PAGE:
KMB: My style tends to be short and concise, even when I write novels, so I didn’t find the need to add additional plot points or characters to the novel. Much like I did with The Incredibly Awesome Adventure of Puggie Liddell, I filled the novel in with more details and background information. I would consider the adaptation a “short novel.” That’s why I’ve decided to start using the term “fast reads” for my adapted work. The Incredibly Awesome Adventures of Puggie Liddell is a “fast read for kids.” Twyla’s Last Trip is a “fast beach read.” I think with attention spans decreasing and people hungry for quick entertainment alternatives, shorter novels will become increasingly popular, especially for eReaders.  

Q: Is there background to the characters that you fleshed out in the novel (perhaps just hinted at in the screenplay)?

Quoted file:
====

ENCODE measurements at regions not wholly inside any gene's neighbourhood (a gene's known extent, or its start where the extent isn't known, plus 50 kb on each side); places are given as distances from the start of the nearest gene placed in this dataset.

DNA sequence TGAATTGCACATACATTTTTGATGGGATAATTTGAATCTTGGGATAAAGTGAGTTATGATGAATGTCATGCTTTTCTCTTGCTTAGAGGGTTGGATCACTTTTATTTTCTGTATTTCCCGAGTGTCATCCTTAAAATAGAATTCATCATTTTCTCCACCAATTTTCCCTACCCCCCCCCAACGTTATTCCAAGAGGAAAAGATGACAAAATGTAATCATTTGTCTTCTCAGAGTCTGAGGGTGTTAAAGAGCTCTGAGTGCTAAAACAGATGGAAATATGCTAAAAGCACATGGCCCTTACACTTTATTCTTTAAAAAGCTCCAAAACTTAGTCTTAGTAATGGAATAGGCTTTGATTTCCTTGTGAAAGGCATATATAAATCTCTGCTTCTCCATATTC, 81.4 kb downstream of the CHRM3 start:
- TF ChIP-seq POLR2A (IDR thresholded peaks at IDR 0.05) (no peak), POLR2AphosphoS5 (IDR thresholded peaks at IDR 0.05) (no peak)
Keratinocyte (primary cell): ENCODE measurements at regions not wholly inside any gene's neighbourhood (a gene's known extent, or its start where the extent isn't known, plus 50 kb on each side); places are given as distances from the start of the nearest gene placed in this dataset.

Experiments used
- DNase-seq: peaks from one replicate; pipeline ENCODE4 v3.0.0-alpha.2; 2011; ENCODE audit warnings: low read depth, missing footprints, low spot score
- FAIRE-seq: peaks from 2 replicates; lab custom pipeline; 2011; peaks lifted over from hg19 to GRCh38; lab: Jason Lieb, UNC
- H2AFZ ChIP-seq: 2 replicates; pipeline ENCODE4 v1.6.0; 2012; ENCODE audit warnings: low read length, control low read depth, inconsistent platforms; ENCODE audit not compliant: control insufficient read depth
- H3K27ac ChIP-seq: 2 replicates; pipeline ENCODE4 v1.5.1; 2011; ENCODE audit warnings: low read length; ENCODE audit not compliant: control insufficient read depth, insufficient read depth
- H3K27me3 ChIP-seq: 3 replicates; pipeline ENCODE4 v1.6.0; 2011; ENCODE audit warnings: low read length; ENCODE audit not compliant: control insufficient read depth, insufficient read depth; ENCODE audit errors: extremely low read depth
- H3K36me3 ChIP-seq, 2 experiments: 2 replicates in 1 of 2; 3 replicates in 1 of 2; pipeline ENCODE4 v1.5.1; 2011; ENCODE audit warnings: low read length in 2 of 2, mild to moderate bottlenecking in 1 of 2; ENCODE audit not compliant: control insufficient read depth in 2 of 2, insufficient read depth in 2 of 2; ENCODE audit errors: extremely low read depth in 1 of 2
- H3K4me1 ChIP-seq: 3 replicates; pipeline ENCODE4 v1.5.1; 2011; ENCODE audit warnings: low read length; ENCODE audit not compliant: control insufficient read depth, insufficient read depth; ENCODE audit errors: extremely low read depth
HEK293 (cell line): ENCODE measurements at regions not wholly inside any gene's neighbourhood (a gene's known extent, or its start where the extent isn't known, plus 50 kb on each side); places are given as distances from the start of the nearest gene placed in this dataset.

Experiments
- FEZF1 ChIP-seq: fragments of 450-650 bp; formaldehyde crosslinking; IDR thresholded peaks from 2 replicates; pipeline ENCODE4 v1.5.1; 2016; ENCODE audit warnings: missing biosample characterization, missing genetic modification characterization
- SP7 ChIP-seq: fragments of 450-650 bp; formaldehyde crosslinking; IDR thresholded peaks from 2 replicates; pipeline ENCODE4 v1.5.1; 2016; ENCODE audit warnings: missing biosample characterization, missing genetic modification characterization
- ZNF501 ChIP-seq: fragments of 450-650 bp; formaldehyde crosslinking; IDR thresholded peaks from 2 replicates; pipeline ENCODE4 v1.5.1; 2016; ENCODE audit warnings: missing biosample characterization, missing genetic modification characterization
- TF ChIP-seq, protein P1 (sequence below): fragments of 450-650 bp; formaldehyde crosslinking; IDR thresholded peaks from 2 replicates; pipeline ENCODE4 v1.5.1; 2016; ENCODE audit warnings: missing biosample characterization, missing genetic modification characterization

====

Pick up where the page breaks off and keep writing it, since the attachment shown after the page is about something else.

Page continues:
KMB: Yes. I think that’s one of the key elements of making the adaption from screenplay to novel successful. The creation of a film is a collaborative process. A screenwriter is asked to provide the essence of action, description and characterization in a screenplay. (That’s why screenplays are often referred to as the “blueprint” for a film.) The “fleshing out” is done by filmmakers. A novel is a complete work of art and the process of creating it is not collaborative. The writer is responsible for the entire creative process.     

Q: Did you use an outline for the screenplay? For the novel?
KMB: I use an extremely broad and simple outline when I create a screenplay, basically just hitting the major points in the story. The screenplay, however, becomes a kind of extended outline for the novel. I am growing to love the process of working back and forth between a screenplay and novel. I can’t see myself embarking on spec projects that would not include both forms of storytelling. There’s no reason not to have a line of “fast read” novels to support all of my screenplays. 

Q: Is your intended audience the same or different for the screenplay and the novel?

KMB: I think the intended audience is basically the same, although I believe there are readers, who do not enjoy watching films and people, who enjoy movies, who don’t like reading.

Thank you, Karen!
For more about Karen Mueller Bryson, visit http://www.ahorsewithnoname.com/